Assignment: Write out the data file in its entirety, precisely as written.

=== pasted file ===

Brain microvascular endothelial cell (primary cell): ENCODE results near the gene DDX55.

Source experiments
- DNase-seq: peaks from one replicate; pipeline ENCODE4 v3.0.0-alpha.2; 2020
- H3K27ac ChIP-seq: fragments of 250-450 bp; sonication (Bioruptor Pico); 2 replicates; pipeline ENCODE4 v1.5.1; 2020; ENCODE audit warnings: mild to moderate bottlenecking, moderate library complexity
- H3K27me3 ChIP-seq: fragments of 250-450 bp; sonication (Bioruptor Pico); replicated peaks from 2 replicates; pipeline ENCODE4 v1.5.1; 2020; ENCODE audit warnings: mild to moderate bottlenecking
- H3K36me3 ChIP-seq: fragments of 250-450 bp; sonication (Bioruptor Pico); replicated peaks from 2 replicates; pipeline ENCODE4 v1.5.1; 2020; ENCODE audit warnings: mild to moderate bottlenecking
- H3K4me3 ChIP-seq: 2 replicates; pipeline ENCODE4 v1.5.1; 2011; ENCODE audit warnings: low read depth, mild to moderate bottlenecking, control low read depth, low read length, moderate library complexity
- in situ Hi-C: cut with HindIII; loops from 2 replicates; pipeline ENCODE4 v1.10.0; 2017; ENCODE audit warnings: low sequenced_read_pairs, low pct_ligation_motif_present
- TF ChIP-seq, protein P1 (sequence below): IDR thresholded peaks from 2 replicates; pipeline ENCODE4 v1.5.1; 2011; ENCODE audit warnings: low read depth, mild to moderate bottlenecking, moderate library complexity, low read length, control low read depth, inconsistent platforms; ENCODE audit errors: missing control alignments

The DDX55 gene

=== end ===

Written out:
Brain microvascular endothelial cell (primary cell): ENCODE results near the gene DDX55.

Source experiments
- DNase-seq: peaks from one replicate; pipeline ENCODE4 v3.0.0-alpha.2; 2020
- H3K27ac ChIP-seq: fragments of 250-450 bp; sonication (Bioruptor Pico); 2 replicates; pipeline ENCODE4 v1.5.1; 2020; ENCODE audit warnings: mild to moderate bottlenecking, moderate library complexity
- H3K27me3 ChIP-seq: fragments of 250-450 bp; sonication (Bioruptor Pico); replicated peaks from 2 replicates; pipeline ENCODE4 v1.5.1; 2020; ENCODE audit warnings: mild to moderate bottlenecking
- H3K36me3 ChIP-seq: fragments of 250-450 bp; sonication (Bioruptor Pico); replicated peaks from 2 replicates; pipeline ENCODE4 v1.5.1; 2020; ENCODE audit warnings: mild to moderate bottlenecking
- H3K4me3 ChIP-seq: 2 replicates; pipeline ENCODE4 v1.5.1; 2011; ENCODE audit warnings: low read depth, mild to moderate bottlenecking, control low read depth, low read length, moderate library complexity
- in situ Hi-C: cut with HindIII; loops from 2 replicates; pipeline ENCODE4 v1.10.0; 2017; ENCODE audit warnings: low sequenced_read_pairs, low pct_ligation_motif_present
- TF ChIP-seq, protein P1 (sequence below): IDR thresholded peaks from 2 replicates; pipeline ENCODE4 v1.5.1; 2011; ENCODE audit warnings: low read depth, mild to moderate bottlenecking, moderate library complexity, low read length, control low read depth, inconsistent platforms; ENCODE audit errors: missing control alignments

The DDX55 gene